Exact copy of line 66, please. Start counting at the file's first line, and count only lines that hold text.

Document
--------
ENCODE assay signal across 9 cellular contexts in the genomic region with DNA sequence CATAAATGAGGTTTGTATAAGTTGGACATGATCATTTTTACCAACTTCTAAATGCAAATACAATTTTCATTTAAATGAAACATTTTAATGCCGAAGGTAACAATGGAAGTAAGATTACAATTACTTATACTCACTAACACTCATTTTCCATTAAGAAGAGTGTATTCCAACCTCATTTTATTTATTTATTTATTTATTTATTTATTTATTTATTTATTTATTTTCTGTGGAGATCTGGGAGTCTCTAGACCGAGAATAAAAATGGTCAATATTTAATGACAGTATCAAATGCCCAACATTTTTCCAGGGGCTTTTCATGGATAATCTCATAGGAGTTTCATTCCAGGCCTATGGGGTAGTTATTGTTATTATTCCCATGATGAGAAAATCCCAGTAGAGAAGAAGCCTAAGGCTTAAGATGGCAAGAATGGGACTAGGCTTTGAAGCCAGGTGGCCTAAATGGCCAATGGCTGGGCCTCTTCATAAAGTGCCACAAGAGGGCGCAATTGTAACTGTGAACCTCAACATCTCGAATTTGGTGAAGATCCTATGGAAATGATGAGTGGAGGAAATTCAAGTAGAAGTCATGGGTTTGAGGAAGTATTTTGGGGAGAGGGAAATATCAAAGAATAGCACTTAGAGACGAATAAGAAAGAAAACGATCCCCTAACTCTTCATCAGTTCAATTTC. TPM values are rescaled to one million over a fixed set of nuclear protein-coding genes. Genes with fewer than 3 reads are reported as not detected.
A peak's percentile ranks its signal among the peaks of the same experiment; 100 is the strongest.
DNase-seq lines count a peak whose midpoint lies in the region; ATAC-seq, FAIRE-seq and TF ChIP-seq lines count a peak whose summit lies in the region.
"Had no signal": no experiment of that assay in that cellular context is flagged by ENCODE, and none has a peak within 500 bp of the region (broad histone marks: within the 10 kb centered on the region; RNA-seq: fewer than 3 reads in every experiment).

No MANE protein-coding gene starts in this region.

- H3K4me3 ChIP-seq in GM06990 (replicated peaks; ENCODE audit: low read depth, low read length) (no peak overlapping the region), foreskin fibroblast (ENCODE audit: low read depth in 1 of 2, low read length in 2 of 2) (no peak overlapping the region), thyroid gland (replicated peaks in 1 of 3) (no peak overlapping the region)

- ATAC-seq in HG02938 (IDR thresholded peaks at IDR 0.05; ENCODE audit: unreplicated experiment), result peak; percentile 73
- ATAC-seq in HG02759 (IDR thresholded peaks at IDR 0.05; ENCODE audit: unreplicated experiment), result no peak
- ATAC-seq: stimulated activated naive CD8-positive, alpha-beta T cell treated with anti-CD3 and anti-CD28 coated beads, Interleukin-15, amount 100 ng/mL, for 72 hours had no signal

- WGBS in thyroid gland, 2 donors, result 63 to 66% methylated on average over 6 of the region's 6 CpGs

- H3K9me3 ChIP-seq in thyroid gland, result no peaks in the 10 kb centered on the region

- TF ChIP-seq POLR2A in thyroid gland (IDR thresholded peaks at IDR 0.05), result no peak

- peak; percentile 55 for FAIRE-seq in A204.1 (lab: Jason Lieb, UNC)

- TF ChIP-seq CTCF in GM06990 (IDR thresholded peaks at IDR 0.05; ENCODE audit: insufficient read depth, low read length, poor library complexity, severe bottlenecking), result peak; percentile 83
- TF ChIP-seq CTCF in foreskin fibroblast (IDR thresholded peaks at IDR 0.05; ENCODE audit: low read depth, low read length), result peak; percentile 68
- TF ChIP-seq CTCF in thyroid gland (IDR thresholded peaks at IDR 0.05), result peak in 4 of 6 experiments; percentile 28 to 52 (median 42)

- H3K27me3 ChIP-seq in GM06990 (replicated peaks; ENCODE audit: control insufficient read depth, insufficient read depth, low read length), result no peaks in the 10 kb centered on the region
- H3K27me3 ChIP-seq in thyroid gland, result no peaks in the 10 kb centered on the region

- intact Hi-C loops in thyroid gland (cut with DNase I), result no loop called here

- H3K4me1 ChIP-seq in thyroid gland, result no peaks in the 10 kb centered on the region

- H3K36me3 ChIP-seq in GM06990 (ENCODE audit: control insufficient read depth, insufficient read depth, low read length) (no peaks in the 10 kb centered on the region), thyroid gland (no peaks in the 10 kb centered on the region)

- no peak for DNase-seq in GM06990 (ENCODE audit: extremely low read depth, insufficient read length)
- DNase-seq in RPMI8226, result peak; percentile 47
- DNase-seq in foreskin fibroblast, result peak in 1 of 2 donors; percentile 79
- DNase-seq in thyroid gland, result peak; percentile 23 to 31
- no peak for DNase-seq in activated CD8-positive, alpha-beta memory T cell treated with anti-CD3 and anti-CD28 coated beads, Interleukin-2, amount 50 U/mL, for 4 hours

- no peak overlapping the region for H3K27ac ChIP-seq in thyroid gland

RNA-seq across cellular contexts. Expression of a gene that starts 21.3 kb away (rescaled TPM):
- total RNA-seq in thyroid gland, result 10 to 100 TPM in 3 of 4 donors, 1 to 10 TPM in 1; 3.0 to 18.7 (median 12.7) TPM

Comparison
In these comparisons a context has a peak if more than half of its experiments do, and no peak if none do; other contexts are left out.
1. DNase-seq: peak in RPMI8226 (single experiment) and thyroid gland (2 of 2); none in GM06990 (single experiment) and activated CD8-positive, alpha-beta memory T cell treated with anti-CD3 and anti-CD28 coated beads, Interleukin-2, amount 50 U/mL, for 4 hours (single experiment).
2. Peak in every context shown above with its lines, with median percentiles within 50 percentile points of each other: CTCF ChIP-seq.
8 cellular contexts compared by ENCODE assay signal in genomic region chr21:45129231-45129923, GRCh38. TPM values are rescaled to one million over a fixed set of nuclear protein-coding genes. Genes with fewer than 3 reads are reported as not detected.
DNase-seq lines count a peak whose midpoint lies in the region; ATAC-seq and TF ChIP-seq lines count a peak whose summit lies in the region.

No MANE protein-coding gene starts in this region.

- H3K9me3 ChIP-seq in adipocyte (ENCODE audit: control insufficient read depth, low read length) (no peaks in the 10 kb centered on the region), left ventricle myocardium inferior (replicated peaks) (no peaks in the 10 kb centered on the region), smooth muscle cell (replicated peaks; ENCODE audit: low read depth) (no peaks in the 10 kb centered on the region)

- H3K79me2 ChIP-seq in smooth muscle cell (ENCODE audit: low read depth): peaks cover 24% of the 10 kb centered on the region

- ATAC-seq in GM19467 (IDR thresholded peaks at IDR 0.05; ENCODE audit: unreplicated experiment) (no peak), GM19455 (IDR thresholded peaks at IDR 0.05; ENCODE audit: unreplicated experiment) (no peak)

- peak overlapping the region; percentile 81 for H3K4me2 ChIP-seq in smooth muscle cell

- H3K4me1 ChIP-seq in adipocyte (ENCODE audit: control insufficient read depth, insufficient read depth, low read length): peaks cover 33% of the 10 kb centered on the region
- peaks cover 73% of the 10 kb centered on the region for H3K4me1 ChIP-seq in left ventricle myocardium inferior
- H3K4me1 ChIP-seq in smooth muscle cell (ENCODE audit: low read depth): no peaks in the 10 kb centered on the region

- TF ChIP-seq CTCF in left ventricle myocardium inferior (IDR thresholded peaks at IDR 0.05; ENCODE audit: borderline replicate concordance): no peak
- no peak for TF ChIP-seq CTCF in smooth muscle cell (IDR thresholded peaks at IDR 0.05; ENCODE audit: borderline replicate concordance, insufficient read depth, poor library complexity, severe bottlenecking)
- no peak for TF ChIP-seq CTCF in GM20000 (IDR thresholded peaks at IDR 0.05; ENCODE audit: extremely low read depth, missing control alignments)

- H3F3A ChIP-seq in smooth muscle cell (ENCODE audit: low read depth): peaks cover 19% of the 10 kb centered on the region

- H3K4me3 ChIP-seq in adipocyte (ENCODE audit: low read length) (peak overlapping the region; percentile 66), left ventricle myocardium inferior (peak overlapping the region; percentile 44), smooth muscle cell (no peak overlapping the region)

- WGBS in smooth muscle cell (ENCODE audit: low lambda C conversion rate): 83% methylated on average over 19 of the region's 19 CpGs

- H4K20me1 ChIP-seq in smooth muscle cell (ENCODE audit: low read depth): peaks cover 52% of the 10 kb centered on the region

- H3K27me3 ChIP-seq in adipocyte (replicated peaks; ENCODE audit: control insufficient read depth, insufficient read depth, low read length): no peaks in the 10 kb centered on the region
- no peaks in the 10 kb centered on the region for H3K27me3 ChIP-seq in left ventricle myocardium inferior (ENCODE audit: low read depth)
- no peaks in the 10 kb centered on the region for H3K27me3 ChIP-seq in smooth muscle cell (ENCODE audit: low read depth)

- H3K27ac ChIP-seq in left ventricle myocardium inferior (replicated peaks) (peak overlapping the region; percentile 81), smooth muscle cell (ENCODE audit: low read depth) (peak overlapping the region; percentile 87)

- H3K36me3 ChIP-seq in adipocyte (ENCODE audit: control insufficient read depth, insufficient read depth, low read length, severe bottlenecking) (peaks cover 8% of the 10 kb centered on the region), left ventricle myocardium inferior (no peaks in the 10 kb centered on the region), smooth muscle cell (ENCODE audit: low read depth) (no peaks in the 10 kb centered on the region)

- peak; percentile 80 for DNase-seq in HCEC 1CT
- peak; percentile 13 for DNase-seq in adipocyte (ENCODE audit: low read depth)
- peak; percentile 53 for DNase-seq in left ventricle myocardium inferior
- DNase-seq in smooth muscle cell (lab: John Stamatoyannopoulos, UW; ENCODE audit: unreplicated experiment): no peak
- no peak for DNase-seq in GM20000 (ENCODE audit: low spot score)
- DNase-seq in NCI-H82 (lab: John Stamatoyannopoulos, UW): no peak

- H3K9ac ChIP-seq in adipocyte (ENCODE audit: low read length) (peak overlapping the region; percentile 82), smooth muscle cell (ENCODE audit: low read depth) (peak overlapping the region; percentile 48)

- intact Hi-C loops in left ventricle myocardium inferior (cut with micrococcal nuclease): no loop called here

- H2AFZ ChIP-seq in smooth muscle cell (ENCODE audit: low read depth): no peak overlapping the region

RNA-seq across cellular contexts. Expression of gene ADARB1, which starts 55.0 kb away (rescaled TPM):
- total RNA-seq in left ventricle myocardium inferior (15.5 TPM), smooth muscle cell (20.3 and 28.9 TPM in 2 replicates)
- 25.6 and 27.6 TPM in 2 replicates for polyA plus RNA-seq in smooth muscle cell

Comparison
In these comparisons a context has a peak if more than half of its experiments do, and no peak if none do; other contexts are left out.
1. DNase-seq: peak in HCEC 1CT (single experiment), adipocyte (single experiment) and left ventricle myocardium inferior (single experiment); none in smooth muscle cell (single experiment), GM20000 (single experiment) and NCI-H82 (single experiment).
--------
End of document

- total RNA-seq in left ventricle myocardium inferior (15.5 TPM), smooth muscle cell (20.3 and 28.9 TPM in 2 replicates)